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The AAPG/Datapages Combined Publications Database

Houston Geological Society Bulletin


Houston Geological Society Bulletin, Volume 49, No. 8, April 2007. Pages 19-19.

Abstract: West Africa DHI’s: Pushing the Envelope


Alex Martinez, David McAdow, and Matthew Novak

Tertiary clastic sedimentary rocks (primarily slope shales and turbidite sandstones) in the deepwater Lower Congo Basin have acoustic rock properties that allow seismic data to exhibit Previous HitdirectNext Hit Previous HithydrocarbonNext Hit Previous HitindicatorsNext Hit (DHI’s). To date, DHI technology has been successfully used to help discover billions of barrels of Previous HithydrocarbonNext Hit in the basin.

Not all seismic anomalies are DHI’s and not all DHI’s are of equal quality. For this reason a DHI rating and risking method has been developed to aid data analysis and determine risk of leads showing seismic amplitude anomalies. The method involves comparing the observed seismic anomaly to expected seismic responses and to other known DHI’s for calibration. DHI attributes fall into general categories associated with the observed amplitude response and with conformance to structural and fluid contact reflections, but vary by other typically compaction-related rock properties. Seismic data quality and overlap between expected wet and Previous HithydrocarbonNext Hit reservoir responses are also key factors used in the rating and risking process. Integration and rationalization of the DHI risk with geologic risk assessment is a final, critical step to ensure plausibility and reasonableness of the interpretations.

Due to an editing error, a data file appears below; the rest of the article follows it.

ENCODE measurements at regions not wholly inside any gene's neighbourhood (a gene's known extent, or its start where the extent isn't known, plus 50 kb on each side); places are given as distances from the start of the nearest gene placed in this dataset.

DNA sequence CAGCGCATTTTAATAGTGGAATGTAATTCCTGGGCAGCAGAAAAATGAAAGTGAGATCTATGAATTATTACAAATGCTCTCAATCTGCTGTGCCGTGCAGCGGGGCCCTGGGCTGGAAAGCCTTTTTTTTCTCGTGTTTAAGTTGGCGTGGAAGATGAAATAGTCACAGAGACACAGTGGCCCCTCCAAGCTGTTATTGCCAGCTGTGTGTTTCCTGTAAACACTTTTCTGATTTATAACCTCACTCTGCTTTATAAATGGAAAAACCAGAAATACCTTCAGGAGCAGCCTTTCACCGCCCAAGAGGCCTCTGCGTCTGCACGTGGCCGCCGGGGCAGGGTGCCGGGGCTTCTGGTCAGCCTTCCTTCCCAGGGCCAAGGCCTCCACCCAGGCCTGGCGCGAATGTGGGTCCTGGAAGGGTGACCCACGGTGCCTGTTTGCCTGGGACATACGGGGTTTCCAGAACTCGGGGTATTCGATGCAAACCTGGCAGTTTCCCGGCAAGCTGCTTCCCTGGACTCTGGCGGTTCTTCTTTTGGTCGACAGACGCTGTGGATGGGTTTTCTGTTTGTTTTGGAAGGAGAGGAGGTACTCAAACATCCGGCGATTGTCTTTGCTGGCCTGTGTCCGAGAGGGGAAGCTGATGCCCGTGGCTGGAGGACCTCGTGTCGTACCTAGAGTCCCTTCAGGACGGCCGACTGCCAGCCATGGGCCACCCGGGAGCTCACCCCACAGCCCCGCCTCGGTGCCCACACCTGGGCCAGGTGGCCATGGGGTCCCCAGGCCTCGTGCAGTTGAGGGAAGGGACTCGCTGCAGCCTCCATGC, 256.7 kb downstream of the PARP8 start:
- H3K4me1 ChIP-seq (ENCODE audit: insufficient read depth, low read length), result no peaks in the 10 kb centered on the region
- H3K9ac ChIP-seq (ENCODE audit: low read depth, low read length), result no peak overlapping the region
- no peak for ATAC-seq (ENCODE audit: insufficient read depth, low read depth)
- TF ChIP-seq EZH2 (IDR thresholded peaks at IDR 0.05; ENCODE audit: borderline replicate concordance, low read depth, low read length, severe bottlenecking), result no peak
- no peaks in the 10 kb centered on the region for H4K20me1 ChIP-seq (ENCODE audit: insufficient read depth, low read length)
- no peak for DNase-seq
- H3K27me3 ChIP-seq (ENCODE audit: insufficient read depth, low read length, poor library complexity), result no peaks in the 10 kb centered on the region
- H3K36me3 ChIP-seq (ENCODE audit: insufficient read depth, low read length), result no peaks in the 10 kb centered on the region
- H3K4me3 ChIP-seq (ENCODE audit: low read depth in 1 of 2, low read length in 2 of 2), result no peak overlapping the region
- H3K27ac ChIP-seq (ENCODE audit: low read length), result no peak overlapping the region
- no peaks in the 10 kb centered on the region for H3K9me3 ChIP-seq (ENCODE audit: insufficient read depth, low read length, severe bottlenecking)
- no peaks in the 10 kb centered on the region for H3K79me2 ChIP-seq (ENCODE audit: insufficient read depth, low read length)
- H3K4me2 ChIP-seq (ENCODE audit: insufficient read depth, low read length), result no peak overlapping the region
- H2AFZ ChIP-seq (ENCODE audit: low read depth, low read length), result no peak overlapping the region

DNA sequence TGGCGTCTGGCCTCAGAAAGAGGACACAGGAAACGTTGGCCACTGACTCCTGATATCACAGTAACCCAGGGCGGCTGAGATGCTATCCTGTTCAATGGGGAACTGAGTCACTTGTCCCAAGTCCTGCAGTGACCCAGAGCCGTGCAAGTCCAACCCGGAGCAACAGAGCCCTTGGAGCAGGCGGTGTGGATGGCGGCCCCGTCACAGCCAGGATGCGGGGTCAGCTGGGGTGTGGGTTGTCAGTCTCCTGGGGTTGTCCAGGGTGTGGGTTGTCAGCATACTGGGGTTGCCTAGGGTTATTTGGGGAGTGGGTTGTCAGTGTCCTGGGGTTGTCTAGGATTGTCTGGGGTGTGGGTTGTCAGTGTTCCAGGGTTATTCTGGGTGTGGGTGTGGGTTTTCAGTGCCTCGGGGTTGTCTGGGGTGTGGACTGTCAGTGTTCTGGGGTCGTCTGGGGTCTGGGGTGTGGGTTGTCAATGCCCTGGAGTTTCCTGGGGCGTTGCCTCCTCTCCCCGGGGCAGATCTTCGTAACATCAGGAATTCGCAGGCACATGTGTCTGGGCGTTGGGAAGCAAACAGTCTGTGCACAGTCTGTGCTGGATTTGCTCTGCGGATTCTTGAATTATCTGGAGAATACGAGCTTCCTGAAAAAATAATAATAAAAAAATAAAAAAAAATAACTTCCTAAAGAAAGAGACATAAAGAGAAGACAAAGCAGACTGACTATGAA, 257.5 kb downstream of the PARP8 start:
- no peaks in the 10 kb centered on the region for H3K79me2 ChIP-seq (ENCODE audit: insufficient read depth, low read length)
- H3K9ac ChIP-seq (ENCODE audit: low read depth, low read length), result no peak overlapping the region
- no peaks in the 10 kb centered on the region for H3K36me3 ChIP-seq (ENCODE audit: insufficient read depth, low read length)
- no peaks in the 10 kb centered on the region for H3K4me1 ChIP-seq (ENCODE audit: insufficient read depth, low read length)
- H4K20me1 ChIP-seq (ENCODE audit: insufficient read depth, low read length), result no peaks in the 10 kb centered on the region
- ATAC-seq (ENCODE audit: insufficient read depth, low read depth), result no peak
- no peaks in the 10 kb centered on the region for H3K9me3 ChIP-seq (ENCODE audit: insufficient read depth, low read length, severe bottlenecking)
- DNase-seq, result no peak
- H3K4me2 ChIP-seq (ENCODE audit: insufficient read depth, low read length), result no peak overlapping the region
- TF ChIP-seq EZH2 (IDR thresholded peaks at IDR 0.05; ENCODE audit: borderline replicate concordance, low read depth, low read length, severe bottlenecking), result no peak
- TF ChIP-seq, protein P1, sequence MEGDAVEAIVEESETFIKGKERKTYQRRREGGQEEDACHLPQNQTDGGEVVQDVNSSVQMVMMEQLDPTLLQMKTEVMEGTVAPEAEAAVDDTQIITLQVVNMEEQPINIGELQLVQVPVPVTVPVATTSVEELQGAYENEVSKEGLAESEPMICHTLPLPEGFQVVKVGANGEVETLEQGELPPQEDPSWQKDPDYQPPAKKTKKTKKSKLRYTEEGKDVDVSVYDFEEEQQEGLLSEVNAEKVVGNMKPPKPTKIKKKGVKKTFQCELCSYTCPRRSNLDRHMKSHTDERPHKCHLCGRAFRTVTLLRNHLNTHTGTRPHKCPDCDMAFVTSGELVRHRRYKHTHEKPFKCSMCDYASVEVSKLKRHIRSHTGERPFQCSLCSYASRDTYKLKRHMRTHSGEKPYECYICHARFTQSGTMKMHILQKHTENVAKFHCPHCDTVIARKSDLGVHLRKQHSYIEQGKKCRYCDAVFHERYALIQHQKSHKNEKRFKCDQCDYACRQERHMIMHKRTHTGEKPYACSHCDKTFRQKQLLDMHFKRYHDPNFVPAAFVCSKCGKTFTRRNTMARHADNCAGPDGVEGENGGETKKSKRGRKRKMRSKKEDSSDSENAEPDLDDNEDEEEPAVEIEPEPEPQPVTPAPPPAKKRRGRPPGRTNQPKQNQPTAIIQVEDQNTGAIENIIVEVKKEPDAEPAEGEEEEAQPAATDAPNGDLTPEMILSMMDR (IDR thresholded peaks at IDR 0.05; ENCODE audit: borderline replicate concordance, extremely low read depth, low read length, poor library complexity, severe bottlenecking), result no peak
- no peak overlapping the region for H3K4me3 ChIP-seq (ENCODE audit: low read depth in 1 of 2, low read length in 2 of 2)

Historically, dry holes and sub-economic Previous HithydrocarbonNext Hit accumulations have been associated with anomalies exhibiting only one or two DHI criteria. Those anomalies are now attributed to low-Previous HithydrocarbonTop saturation, anomalous shales or silts, very high porosity sands, or inadequate and/or substandard seismic data. Examples are presented to illustrate the techniques used to identify the spectrum of AVO classes and highlight the challenges in DHI prediction. Ultimately, our experience indicates that multiple DHI criteria (e.g., AVO, amplitude conformance, etc.) are associated with successful wells. Care should be taken to not technically rationalize the lack of these characteristics when fundamental rock physics suggests otherwise.

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